William Shakespeare

1564 - 1616

A Quote by William Shakespeare on affection, god, heresy, learning, and praise

I praise God for you, sir: your reasons at dinner have been sharp and sententious; pleasant without scurrility, witty without affectation, audacious without impudency, learned without opinion, and strange with-out heresy.

William Shakespeare (1564 - 1616)

Source: Love’s Labours Lost, Act 5, scene 1.

Contributed by: Zaady

A Quote by William Shakespeare on deed

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For Sweetest things turn sourest by their deeds; Lilies that fester smell far worse than weeds.

William Shakespeare (1564 - 1616)

Source: Sonnet 94

Contributed by: Zaady

A Quote by William Shakespeare on faults, lies, and men

Roses have thorns, and silver fountains mud; Clouds and eclipses stain both moon and sun, And loathsome canker lies in sweetest bud. All men make faults.

William Shakespeare (1564 - 1616)

Source: Sonnet 35

Contributed by: Zaady

A Quote by William Shakespeare on peace

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Prithee, peace: I dare do all that may become a man; Who dares do more is none.

William Shakespeare (1564 - 1616)

Source: MACBETH, Act 1, Scene 7

Contributed by: Zaady

A Quote by William Shakespeare

That's a valiant flea that dares eat his breakfast on the lip of a lion.

William Shakespeare (1564 - 1616)

Source: KING HENRY V, Act 3, Scene 7

Contributed by: Zaady

A Quote by William Shakespeare on company

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Company, villanous company, hath been the spoil of me.

William Shakespeare (1564 - 1616)

Source: King Henry IV, Part i, Act 3, Scene 3

Contributed by: Zaady

A Quote by William Shakespeare

Comparisons are odorous.

William Shakespeare (1564 - 1616)

Source: Much Ado About Nothing

Contributed by: Zaady

A Quote by William Shakespeare on day, judgment, and men

Men judge by the complexion of the sky The state and inclination of the day:

William Shakespeare (1564 - 1616)

Source: King Richard II, Act 3, Scene 2

Contributed by: Zaady

A Quote by William Shakespeare on conscience and cowardice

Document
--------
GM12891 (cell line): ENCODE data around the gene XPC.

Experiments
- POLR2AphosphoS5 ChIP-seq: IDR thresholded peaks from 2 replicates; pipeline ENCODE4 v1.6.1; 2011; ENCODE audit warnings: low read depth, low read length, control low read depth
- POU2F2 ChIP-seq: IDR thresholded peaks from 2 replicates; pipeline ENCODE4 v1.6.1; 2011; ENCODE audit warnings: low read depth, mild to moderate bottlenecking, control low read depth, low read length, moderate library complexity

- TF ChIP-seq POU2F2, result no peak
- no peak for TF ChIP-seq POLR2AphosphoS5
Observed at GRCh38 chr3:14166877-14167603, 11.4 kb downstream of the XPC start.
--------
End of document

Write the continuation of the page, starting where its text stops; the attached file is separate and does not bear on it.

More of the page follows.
Conscience is but a word that cowards use, Devised at first to keep the strong in awe.

William Shakespeare (1564 - 1616)

Source: KING RICHARD III, Act 5, Scene 3

Contributed by: Zaady

A Quote by William Shakespeare on cities, conscience, cowardice, danger, gold, lies, obstacles, persuasion, reward, spirit, trust, and wives

FIRST MURDERER: WHERE IS THY CONSCIENCE NOW? SECOND MURDERER: In the Duke of Gloucester's purse FIRST MURDERER: So when he opens his purse to give us our reward, thy conscience flies out. SECOND MURDERER: Let it go; there's few or none will entertain it. FIRST MURDERER: How if it come to thee again? SECOND MURDERER: I'll not meddle with it: it is a dangerous thing: it makes a man a coward: a man cannot steal, but it accuseth him; he cannot swear, but it checks him; he cannot lie with his neighbour's wife, but it detects him: it is a blushing shamefast spirit that multiplies in a man's bosom; it fills one full of obstacles: it made me once restore a purse of gold, that I found: it beggars any man that keeps it: it is turned out of all towns and cities for a dangerous thing; and every man that means to live well, endeavours to trust to himself and to live without it. FIRST MURDERER: 'Zounds, it is even now at my elbow, persuading me not to kill the duke.

William Shakespeare (1564 - 1616)

Source: King Richard III, Act I, scene iv

Contributed by: Zaady

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